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Is a ‘green economy’ possible? Merging ecosystem protection with economic growth

September 10, 2012

Is economic growth and environmental protection possible? This was the theme of day three of the IUCN congress and the message from the discussions was positive, particularly for freshwater ecosystems. 

Pushing the green economy was high on the agenda during the third day of the IUCN congress. Recognising that healthy ecosystems such as forests, wetlands and river basins play a major role in supporting local livelihoods as well as providing investment opportunities is central to achieve a transition to a green economy. The role that freshwater ecosystems play in providing essential ecosystem services received plenty of attention during the day’s discussion.

Wetland Ecosystem. Photo Courtesy of IUCN.

Among the most significant of the day’s announcements was the creation of an IUCN Red List of ecosystems. The list will identify vulnerable, endangered and critically endangered ecosystems based on an internationally recognised set of criteria. The reason behind the advent of a red list for ecosystems is, according to Jon Paul Rodriguez, Leader of the IUCN Commission on Ecosystem Management’s Ecosystems Red List Thematic Group, that “functional ecosystems are essential to our livelihoods and well-being”.

The creation of this new red list can assist conservation action on the ground in areas such as land use planning and investment priorities, evaluation of the risks of ecosystem collapse and the subsequent loss of ecosystem services. This is a hugely important development for all ecosystems, and in particular freshwater ecosystems, considering the significant services they provide and the critical status of many. The aim of the IUCN is to have full global coverage of all of Earth’s marine, terrestrial, freshwater and subterranean ecosystems at local, regional and global levels by 2025

In addition to the new Red List for ecosystems, a ‘Green List’ was also announced that will highlight successful management of protected areas. Success would be based on agreed criteria, but would take into account the achievement of conservation goals, effective management and ensuring equitable governance. Predicted benefits include greater international recognition of protected areas and an increased interest in quality eco-tourism.

Grouper Fish. Courtesy of IUCN

Another interesting highlight that attempts to couple environmental protection with a thriving economic industry is the Mr. Goodfish campaign. The campaign, which is supported by the fisheries industries in France, Spain and Italy, emphasises the need to shift our consumption of fish to a seasonal basis. “If you want to keep on eating fish, you need to choose the right fish today” explained Ludovic Escoffier from Mr. Goodfish. This successful campaign comes on the back of figures that show that 40% of freshwater fish in Europe are threatened with extinction and provides some hope that sustainable consumption is possible.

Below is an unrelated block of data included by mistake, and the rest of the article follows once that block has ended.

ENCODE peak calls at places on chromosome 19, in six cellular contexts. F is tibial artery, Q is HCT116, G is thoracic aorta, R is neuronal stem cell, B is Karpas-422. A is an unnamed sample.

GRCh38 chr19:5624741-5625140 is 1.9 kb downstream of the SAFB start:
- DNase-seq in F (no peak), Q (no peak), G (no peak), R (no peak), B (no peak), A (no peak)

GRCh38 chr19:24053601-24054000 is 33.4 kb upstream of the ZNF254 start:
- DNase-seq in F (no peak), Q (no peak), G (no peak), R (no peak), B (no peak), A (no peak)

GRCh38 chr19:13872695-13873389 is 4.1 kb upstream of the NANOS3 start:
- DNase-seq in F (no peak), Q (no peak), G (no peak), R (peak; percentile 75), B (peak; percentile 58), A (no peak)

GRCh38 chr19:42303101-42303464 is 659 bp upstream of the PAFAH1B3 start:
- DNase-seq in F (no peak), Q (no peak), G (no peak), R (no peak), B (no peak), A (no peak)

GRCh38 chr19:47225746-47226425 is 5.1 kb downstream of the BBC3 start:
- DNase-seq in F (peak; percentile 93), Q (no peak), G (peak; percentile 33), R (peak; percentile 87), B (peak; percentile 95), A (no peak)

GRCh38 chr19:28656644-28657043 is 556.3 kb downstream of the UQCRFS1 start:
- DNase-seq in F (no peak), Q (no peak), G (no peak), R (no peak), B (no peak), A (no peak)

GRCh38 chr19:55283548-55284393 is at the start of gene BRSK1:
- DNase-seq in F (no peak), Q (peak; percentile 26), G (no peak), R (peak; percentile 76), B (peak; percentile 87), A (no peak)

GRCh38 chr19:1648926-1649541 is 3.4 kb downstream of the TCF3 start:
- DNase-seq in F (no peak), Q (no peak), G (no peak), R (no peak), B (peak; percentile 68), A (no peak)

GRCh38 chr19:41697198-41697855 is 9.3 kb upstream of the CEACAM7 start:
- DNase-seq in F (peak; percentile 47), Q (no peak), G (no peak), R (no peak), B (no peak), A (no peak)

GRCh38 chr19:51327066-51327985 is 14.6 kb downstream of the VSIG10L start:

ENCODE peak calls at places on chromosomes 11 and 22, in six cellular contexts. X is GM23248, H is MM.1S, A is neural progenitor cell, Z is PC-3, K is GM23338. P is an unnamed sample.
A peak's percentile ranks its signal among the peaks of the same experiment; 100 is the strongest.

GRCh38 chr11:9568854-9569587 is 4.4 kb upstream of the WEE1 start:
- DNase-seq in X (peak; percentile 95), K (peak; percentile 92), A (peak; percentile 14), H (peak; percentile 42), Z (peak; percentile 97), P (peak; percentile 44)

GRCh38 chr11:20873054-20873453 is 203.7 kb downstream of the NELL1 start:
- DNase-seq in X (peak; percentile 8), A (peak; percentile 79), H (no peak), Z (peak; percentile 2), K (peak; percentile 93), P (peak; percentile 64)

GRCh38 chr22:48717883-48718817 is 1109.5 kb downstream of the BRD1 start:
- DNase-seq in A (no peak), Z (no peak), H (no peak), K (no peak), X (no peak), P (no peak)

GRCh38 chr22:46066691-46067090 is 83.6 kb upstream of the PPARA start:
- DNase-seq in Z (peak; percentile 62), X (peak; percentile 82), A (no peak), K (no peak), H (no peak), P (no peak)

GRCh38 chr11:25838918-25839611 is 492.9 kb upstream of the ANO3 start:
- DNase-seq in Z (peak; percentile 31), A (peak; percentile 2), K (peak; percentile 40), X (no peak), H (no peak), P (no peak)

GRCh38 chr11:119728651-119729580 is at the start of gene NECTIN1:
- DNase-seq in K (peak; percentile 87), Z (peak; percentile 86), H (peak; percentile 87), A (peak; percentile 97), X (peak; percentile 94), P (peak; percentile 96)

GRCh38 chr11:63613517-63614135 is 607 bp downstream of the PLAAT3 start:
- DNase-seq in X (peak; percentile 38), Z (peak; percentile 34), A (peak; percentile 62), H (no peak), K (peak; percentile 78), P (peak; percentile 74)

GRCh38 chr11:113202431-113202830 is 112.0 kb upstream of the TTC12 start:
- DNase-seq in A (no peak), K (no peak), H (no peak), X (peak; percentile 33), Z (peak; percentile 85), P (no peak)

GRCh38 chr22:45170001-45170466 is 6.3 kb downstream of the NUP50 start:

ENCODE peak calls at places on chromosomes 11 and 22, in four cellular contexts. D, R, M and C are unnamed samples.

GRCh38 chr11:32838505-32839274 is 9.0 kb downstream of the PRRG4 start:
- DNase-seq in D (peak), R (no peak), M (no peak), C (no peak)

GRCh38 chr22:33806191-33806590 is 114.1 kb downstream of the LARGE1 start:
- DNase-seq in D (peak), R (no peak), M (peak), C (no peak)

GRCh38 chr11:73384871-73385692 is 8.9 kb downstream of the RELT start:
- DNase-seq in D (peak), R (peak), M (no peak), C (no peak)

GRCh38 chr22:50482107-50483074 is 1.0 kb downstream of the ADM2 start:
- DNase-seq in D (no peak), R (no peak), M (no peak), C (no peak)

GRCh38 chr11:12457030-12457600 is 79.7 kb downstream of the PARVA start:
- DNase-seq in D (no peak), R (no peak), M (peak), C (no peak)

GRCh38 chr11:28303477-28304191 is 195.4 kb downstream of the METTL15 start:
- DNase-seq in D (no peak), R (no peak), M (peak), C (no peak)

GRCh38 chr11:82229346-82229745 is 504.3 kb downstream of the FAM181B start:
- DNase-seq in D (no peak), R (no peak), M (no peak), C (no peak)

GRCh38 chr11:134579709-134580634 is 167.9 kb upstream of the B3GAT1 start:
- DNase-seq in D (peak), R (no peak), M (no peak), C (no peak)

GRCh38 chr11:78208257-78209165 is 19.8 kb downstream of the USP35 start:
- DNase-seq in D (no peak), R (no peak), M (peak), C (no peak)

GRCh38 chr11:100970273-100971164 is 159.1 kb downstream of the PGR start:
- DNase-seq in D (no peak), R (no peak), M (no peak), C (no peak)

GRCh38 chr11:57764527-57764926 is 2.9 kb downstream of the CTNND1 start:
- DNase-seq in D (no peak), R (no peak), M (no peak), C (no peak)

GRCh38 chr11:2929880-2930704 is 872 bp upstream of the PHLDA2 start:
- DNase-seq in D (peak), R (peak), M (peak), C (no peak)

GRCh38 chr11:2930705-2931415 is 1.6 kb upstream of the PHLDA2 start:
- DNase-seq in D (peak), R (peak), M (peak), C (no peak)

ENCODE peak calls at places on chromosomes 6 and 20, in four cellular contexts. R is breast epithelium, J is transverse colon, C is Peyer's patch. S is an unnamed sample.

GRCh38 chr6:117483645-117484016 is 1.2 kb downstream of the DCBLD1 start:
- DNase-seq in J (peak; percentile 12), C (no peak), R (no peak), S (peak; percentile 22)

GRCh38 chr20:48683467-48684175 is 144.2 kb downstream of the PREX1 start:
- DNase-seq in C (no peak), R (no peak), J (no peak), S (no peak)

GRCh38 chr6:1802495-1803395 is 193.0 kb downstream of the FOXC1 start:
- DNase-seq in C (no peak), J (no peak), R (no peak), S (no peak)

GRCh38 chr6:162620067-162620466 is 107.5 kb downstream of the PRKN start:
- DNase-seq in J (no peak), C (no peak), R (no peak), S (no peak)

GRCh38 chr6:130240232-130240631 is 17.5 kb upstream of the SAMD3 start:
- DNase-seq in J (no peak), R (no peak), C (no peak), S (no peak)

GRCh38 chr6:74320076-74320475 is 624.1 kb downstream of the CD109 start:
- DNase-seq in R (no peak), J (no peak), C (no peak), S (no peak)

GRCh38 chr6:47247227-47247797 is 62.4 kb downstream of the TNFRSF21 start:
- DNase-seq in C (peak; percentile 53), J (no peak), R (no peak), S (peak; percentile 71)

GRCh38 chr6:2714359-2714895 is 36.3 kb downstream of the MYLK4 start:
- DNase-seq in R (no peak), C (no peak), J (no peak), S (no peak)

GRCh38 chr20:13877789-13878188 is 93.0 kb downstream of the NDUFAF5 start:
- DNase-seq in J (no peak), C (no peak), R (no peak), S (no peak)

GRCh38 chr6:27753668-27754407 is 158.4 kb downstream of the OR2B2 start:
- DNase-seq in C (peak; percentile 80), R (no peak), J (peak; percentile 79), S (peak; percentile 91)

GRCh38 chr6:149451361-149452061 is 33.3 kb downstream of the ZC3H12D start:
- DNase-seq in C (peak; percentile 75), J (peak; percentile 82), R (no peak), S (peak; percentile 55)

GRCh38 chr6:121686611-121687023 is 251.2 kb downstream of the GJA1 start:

So what do you think? Is it possible to combine ecosystem preservation with economic growth?

2 Comments leave one →
  1. loess permalink
    September 13, 2012 21:34

    the economy is a growing subsystem of the ecosphere, which instead is a finite closed system; with 7 billion people and increasing (improving?) living standards, economic growth should be the focus in poor countries while consumption rates + waste production should decrease in rich countries to reduce inequalities worldwide.

    Healthier and slower lifestyles ‘doing more with less’ are a possibility and a choice.

    Can there be a more sustainable economy in the Western world without it necessarily growing because of neo-classical dogmas?

    Useful links:

    Global Footprint Network – http://www.footprintnetwork.org/en/index.php/GFN/

    New economics foundation – http://www.neweconomics.org/

    The Economics of Ecosystems and Biodiversity (TEEB) – http://www.teebweb.org/

  2. October 6, 2012 04:39

    Hi Loess,

    Thanks so much for your comment and definitely some food for thought there.

    Working on the assumption that both production and consumption patterns contribute to environmental problems, do you think a change in production patterns and means to more sustainable approaches may be an alternative too? Especially as this approach may have more public support than calling for a reduction in consumption in rich countries?

    Thanks again.

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